By Jim Hynes
[O]k, true, Stony Plain puts out an anniversary collection every five years, but not many independent labels have been in business for forty years. So 40 Years of Stony Plain Records, the just released retrospective, is truly special – a three disc set with Singer/Songwriters covered on Disc One, Blues, R&B, Gospel and Swing on Disc Two and Rarities and Previously Unreleased Material on Disc Three. The sheer breadth of the artists included is amazing, from Emmylou Harris, to Ian Tyson, to Jay McShann, to Sam Chatman (of The Mississippi Sheiks), to Walter “Shakey” Horton. And, of course, I’m leaving out a whole host of contemporary artists that are the lifeblood of the label today; 47 songs and extensive liner notes shed light on many of them. In the past four decades, the label has earned six Grammy nominations, 11 Juno Awards, 20 Maple Blues Awards and Canadian Country Music Association awards as well, and in 2014, they were named Label of the Year by the Blues Foundation. Elmore had the opportunity to talk to Holger Petersen, the label’s Founder and jack-of-all-trades, from President to CFO, engineer to producer. On top of that, he’s a published author and a radio host; in 2008, he was named Broadcaster of the Year by the Blues Foundation. He told us all about his love for music– especially the blues– that cuts across multi-media, and what it’s like, four decades and 400 albums after creating Stony Plain Records at the kitchen table of his house in Edmonton, to be widely regarded as Canada’s preeminent voice on the blues.
Elmore Magazine: What was the vision for Stony Plain when you started, and how has that changed from the vision of today?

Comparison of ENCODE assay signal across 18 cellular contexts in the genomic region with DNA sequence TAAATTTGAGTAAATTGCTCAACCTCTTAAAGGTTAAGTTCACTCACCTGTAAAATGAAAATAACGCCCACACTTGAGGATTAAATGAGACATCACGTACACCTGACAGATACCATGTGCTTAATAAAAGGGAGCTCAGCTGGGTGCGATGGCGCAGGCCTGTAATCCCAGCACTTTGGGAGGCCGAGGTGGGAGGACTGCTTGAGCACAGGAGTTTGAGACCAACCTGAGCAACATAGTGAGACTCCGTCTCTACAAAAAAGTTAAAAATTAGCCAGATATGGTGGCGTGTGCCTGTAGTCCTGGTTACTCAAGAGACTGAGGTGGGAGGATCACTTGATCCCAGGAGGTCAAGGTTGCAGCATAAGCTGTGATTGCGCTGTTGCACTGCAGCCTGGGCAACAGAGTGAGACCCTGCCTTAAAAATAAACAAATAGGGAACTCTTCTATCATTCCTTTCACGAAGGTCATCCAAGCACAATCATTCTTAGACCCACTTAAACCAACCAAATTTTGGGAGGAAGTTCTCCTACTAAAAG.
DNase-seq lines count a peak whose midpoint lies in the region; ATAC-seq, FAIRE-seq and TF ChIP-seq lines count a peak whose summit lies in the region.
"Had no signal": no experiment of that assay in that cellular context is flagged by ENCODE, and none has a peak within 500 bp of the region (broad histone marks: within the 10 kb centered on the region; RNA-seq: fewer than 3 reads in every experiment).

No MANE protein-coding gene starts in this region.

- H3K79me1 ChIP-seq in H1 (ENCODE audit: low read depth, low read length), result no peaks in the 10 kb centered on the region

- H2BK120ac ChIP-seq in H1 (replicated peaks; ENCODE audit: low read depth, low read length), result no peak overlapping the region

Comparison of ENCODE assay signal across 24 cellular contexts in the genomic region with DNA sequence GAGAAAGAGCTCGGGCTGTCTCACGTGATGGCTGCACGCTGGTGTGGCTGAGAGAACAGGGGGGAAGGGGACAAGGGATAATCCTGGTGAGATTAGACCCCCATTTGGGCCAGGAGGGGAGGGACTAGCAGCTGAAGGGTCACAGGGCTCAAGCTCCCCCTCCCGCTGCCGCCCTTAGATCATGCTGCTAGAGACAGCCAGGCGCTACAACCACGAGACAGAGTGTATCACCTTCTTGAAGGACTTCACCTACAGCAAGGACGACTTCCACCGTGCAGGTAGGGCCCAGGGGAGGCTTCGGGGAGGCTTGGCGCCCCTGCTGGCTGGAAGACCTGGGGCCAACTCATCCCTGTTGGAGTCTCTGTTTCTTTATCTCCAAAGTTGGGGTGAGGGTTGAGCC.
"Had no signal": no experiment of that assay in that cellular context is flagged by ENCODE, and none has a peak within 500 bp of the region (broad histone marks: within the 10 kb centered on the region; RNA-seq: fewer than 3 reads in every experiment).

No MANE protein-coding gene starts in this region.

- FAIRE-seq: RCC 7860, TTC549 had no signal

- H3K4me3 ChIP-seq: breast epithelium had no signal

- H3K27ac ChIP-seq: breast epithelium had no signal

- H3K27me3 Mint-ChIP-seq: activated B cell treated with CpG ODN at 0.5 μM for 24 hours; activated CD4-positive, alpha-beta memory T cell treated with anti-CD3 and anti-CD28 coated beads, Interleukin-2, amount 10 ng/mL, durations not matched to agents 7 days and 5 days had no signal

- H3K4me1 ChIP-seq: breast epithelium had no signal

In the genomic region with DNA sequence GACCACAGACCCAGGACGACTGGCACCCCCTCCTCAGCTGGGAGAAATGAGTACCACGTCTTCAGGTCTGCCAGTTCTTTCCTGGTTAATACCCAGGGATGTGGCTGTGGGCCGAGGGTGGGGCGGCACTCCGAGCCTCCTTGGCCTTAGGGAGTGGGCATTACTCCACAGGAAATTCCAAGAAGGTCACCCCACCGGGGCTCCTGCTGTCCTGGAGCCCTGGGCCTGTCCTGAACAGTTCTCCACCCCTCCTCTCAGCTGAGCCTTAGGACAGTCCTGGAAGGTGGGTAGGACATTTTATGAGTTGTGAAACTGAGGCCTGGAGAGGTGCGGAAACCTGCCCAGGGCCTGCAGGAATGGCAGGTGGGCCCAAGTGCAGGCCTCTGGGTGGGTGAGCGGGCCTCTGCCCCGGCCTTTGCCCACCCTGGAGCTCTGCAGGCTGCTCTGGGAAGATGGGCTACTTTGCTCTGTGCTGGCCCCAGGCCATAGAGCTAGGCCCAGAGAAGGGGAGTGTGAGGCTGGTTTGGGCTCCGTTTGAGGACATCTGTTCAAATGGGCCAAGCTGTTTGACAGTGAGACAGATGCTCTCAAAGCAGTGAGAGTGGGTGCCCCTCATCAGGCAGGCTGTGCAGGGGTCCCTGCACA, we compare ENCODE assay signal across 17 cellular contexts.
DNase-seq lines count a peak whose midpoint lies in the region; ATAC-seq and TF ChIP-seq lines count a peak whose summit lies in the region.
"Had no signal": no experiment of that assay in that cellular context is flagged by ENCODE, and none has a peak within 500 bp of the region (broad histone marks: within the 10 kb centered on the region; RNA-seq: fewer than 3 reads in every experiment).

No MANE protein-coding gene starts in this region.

Holger Petersen: It was not much of a vision when we started. When I was shopping for an outlet for these records I was producing, it became evident early on that maybe I should just do it myself. I started with Walter “Shakey” Horton and I was listening, reading about, and learning as much as I could about blues music. Soon I began working with Johnny Shines, and we did two records and then I worked with Roosevelt Sykes. I was really inspired working with these artists. That’s how it began, and because I like singer/songwriters too, the label began to move in that direction.
EM: I was a bit surprised to see artists like Emmylou Harris, Steve Earle, and Rodney Crowell amidst the likes of Ian Tyson and Corb Lund on Disc One. How did that come about?
HP: Those albums came out on small labels and we had the Canadian rights. We have worldwide rights with all of our artists now except for Eric Bibb, who we have for North America. (Note: Stony Plain also had the rights for Blind Pig in Canada for many years.)
EM: With the original focus on blues and certainly on Canadian musicians, how did you sign so many of these great players in the states like Duke Robillard, Ronnie Earl, Rory Block, and Maria Muldaur?
HP: This is mostly because of love and respect for the music. We’ve done over 25 projects with Duke Robillard who I met in 1992. I enjoyed meeting him and admired his respect for the music. He was on Virgin/Pointblank at the time, and we talked about doing a straight-ahead blues album just for Canada and issued Duke’s Blues, which Virgin/Pointblank liked so much they issued it too. As I got to know him, I also saw him as a producer. The first record Duke produced for Stony Plain was for Jimmy Witherspoon, called Spoon’s Blues. This led to some amazing stuff, like Jay McShann and Roscoe Gordon. I had heard all those great records Ronnie Earl did for Blacktop, and went to a show at House of Blues in Boston where Ronnie and Duke were both playing. That’s when I got the idea to do an album with both of them, and eventually we did Duke and the Earl which I am very proud of. At that time we had already done a couple of albums with Ronnie. And, of course, I love the traditional blues and have been fortunate to work with two of the best female blues artists in the business for many projects, Rory Block and Maria Muldaur.
EM: Many of your artists are quite prolific. Is that in their nature or is it your encouragement, or both?
HP: It has everything to do with them. It is artist driven. I am patient. Some folks like Duke, Ronnie, and Eric Bibb are very prolific, while I can wait on people like Rory, Maria and Paul Reddick.
EM: How do you go about signing artists?